Visiola Foundation set to harness the potential of visionary leadership in Africa
By providing academically excellent youth with scholarship opportunities, mentorship and training in the Science, Technology, Engineering, and Mathematics (STEM) fields, the Visiola Foundation helps to promote the emergence of a new cadre of African leaders.
The recently concluded STEM Summer Camp for Teenage Girls was aimed at gearing the often marginalized 50% of the Africa’s population—women, towards pursuing careers in science. During the summer camp, students learn valuable skills in critical thinking, problem solving, and teamwork as they are taught to view the world through the lens of STEM subjects.
This camp exercise and growing confidence of the teens who participated, will go a long way in bridging the gender gap by empowering high-potential girls and young women to become leading professionals.
Numerous opportunities provided by expertise in the STEM fields help to boost Africa’s long-term socio-economic transformation. It is therefore great news that women are getting more involved in Africa’s fast growing tech community. As such the fact that their skills are critically required to stimulate Africa’s growing industrial and manufacturing base cannot be overemphasised.
Barely two months ago, four young Nigerian women won the Global Technovation Challenge in the High School Category for developing Discardious– a mobile to tackle waste disposal in Nigeria. Under the tag of Team Nigeria, Praise David-Oku, Sonam Kumar, Nmesoma Ogbonna, and Grace Akpoiroro became the first ever group from Nigeria to come first in the Technovation contest which this year involved participants from 64 countries and featured over 300 app submissions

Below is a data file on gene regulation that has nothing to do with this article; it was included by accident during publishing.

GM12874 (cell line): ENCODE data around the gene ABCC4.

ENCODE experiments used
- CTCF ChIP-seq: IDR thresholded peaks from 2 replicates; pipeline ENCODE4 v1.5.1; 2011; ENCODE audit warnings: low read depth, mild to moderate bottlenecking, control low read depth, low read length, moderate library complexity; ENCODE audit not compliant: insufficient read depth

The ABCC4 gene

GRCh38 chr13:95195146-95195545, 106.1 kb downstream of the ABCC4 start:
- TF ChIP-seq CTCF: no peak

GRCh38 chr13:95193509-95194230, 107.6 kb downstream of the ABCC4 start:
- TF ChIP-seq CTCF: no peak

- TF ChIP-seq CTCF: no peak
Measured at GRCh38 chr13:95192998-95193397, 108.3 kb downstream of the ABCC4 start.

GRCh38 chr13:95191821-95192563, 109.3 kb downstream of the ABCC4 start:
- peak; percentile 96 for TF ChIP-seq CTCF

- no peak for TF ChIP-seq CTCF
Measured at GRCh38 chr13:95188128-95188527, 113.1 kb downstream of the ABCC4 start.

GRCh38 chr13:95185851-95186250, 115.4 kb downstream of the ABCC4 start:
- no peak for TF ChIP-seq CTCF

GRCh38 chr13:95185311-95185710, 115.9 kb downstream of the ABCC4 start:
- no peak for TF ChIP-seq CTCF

In June, three South African teenage girls created Africa’s first private satellite. The satellite, which will launch in the first quarter of 2016, is not only a celebration of African innovation, but a positive shift in participation of the African girl child who would have, in the past, let the “geeky boys” handle it.
Teenagers like Nina-Rose Clarke of Pinelands High School have become more confident as young women and can testify to this paradigm shift. “I never thought building things could be this interesting. I am loving this experience. It’s so exciting to be exposed to more than just drawing and studying ideas. Constructing stuff is so much better.”
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